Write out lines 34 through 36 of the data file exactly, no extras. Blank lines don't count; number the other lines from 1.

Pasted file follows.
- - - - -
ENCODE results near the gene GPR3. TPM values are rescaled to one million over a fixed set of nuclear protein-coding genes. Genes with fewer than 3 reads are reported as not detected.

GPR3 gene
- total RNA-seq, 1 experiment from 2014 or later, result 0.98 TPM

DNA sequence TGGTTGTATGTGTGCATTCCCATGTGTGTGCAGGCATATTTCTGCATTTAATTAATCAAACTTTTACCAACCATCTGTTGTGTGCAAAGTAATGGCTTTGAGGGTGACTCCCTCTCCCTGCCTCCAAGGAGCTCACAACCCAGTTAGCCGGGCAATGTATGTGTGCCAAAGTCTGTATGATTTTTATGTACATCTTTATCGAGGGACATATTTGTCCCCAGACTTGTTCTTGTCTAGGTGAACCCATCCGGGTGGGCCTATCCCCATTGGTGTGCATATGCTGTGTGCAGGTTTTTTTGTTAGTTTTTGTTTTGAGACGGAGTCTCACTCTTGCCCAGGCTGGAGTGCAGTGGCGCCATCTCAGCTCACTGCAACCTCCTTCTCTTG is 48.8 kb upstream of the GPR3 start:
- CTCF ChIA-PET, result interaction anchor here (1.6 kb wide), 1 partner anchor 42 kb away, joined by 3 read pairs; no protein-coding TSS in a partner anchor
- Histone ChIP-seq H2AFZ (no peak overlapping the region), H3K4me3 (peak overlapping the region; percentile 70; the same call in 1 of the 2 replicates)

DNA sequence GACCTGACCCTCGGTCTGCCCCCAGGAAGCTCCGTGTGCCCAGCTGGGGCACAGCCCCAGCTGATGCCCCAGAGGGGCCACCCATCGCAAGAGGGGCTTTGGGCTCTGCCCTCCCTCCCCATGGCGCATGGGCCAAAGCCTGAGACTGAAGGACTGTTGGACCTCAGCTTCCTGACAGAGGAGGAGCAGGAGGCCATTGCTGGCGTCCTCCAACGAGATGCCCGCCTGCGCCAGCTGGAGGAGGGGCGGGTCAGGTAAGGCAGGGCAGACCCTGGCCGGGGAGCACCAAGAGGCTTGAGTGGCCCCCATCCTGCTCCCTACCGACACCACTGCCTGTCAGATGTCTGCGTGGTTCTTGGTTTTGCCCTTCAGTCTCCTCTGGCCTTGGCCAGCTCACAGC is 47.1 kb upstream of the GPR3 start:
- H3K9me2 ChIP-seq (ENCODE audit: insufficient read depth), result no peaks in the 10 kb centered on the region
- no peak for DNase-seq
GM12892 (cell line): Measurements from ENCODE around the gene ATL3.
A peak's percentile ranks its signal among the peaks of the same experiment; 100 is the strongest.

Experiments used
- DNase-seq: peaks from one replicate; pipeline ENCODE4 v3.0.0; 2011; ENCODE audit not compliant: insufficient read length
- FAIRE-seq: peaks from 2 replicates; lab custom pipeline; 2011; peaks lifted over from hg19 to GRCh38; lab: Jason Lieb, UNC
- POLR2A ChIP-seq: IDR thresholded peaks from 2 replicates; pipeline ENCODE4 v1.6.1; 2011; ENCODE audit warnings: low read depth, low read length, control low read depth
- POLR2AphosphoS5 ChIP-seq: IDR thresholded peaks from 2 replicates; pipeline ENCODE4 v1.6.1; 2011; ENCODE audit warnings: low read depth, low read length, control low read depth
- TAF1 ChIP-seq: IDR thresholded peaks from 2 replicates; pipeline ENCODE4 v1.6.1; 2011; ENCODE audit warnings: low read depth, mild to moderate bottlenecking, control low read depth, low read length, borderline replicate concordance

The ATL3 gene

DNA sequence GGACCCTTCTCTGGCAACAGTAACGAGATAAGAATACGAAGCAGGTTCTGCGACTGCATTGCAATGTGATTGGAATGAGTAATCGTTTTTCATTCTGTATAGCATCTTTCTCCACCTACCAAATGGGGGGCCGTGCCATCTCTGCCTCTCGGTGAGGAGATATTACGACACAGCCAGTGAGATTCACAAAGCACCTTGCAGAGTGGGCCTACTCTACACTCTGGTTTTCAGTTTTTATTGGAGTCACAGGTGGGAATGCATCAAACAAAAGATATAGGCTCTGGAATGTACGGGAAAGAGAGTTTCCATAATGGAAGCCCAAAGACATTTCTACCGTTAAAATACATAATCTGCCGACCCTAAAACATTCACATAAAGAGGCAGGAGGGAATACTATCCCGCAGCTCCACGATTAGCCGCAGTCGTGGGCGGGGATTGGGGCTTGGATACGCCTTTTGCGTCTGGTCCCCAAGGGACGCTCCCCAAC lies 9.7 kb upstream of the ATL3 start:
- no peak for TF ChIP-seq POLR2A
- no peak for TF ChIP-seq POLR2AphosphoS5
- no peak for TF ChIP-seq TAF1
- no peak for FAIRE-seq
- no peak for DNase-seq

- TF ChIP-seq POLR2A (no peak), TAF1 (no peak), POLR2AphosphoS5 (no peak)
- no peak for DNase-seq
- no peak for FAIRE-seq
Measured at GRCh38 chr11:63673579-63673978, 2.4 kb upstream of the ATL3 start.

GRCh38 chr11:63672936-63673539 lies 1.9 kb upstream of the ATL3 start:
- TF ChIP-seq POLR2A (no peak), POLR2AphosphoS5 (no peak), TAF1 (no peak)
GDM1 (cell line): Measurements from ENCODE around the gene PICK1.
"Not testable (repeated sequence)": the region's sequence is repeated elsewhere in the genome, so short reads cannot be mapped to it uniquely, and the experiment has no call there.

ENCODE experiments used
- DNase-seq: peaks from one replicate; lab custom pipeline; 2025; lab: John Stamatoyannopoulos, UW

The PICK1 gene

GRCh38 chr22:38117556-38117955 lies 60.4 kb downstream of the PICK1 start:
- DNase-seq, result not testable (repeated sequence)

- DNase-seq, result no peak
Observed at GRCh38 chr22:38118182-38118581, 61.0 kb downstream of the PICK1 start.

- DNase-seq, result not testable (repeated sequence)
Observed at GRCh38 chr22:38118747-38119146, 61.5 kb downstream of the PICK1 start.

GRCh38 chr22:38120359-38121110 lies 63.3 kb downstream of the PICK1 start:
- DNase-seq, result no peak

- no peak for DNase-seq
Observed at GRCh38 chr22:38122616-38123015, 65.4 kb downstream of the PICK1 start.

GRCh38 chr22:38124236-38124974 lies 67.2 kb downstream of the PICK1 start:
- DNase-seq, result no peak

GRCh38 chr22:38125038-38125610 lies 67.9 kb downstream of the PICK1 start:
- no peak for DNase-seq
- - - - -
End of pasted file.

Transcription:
- DNase-seq: peaks from one replicate; lab custom pipeline; 2025; lab: John Stamatoyannopoulos, UW

The PICK1 gene

GRCh38 chr22:38117556-38117955 lies 60.4 kb downstream of the PICK1 start: